From the 17th until the mid-20th century, French was the undisputed lingua franca of Europe. It was spoken by European diplomats and elites all over the world. That changed, however, after the United States successfully lobbied to elevate English to a position of diplomatic equality with French at the Paris Peace Conference in 1919. By the time the United Nations was founded in 1945, English had definitively overtaken French as the language of diplomacy.
But the French resistance fought on. President Charles de Gaulle famously vetoed (twice) the UK’s accession to the European Economic Community, saying: “L’Angleterre, ce n’est plus grande chose” (“England is not much anymore”). Even when the UK finally did join the EU in 1973, the language of Shakespeare was reluctantly accepted.
Yet English quickly became the most common language of communication for non French-speaking civil servants. That process accelerated when thousands of Eastern European civil servants joined the ranks in Brussels in 2004, whose shared foreign language was often English. Much to the chagrin of French speaking eurocrats, the scales seemed once and for all tilted against them.
Profiting from another’s loss
Brexit, however, has opened a window of opportunity. After Britain exits the EU in 2019, English will be the official language of just two EU member states — Ireland and Malta. Their combined population constitutes less than 1 percent of the EU’s total population. In a ranking of the EU’s most widely spoken mother tongues, English would drop from its current 2nd place to a lowly 17th, coming in behind Finnish, Bulgarian and Slovak. For the pro-French camp, this is proof of the absurdity of conducting EU affairs in the language of a country that will soon turn its back on the bloc for good.
Regardless, re-establishing French as the EU’s lingua franca is easier said than done. Only the Council of the European Union is able to decide, by unanimity, to add or remove a language from the register of official working languages. Ireland, being a nation of native English speakers, would likely nominate English as an official language (alongside Gaelic) and veto the motion, as would Malta. And even if this legal obstacle were avoided, English will by far remain the most widely spoken foreign language in the European Union. With 95% of students in the EU currently studying English at secondary school, it is the language of the future. This will be true after Brexit, whatever language eurocrats in Brussels speak.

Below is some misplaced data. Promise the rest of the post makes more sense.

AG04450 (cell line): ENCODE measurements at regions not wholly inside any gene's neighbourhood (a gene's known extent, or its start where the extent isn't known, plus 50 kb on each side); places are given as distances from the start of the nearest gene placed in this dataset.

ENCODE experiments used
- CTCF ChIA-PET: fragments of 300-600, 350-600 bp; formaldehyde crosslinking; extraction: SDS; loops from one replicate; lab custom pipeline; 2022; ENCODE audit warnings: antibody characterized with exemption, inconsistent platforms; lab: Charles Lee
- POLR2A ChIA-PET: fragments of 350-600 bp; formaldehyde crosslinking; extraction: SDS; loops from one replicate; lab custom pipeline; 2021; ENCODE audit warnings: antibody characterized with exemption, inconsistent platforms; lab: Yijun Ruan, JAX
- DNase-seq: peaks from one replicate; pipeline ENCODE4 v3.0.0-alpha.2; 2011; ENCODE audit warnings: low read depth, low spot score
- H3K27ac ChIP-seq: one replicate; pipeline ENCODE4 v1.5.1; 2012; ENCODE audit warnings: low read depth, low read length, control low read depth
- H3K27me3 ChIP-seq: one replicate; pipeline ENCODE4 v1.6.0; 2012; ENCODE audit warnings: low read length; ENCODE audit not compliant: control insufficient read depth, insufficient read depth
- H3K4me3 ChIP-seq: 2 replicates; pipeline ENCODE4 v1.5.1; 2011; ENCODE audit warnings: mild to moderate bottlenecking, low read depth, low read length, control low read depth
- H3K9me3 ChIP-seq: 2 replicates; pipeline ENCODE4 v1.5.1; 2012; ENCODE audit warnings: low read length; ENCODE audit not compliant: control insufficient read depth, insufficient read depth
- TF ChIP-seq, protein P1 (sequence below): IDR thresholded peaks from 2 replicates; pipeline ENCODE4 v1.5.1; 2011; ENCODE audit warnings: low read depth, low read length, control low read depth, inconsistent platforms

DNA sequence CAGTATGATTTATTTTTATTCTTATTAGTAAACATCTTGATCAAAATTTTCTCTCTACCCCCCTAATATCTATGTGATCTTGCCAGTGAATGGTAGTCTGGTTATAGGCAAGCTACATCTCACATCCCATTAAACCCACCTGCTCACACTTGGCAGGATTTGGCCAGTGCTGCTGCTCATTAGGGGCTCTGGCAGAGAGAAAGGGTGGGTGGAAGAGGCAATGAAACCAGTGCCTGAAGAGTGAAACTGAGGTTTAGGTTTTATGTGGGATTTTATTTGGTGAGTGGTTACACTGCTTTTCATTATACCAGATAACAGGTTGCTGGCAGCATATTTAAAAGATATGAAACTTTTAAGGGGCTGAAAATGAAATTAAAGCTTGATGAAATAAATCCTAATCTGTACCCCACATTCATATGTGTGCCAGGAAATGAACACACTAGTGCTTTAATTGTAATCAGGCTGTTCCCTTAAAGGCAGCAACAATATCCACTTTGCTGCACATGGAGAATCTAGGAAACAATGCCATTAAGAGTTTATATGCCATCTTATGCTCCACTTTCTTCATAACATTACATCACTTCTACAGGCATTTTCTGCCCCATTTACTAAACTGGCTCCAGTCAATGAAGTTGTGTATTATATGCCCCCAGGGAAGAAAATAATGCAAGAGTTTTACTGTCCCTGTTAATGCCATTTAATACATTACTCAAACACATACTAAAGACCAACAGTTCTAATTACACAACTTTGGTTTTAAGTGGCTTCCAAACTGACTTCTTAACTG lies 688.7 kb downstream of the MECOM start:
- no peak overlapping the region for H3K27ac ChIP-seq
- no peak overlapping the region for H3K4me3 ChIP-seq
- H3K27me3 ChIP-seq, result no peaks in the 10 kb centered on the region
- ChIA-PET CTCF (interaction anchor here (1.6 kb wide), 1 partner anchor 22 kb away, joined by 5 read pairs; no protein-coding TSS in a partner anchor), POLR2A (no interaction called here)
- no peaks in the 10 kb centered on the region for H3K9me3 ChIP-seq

The push for greater use of French is acquiring new momentum. Those keen to banish English from Brussels seem willing to risk slowing down the efficiency of a political institution already marred by red tape. Much like the Brexiteers, the pro-French are motivated by national pride, not pragmatism. It is a rivalry not just between two languages but two world views — on the one hand, the Anglo-Saxon model of market-driven globalisation; on the other, the French instinct to preserve culture and tradition.
Granted, reduced British influence will strengthen France’s position on the continent in many ways, but language is unlikely to be one of them. Judging by the prevalence of English, both in Brussels and beyond, the French are facing an uphill battle. But that doesn’t mean they won’t try.
This guest article was written by Kyrill Hartog. Connect with him on LinkedIn here.
‘Despite the bluster and grandstanding from various opposition figures and commentators in Britain,’ says Hugo Bennett on BrexitCentral.com, the UK’s post-Brexit citizens’ rights proposal ‘already comes remarkably close to the EU’s.’
The UK and the EU have published their post-Brexit citizens’ rights proposals.
Of course, there are differences, says Bennett: ‘If the EU’s opening offer was entirely acceptable to the UK, or vice versa, there would clearly be no need for a negotiation at all.’
‘Nonetheless, despite the bluster and grandstanding from various opposition figures and commentators in Britain, the UK offer already comes remarkably close to the EU’s in the majority of areas.’
Here, the key issues are split into ‘areas of broad agreement’ and ‘areas requiring substantial negotiations.’
Scope of the deal. Both sides agree that the deal should apply equally to all EU27 citizens, and that the ‘existing special arrangements’ between the UK and Ireland must be preserved.
Benefits. This has historically been a sticking point for the UK and the EU. But the UK has committed to allow all EU citizens that arrive before the ‘cut-off date’ to carry on ‘exporting benefits,’ even to children living in other countries.
Bennett sees this as a ‘major compromise.’
Healthcare & Pensions. Both sides wish to preserve current citizens’ rights regarding healthcare arrangements, with UK and EU citizens ‘free to use each others’ health services, which will then be reimbursed by the appropriate member state.’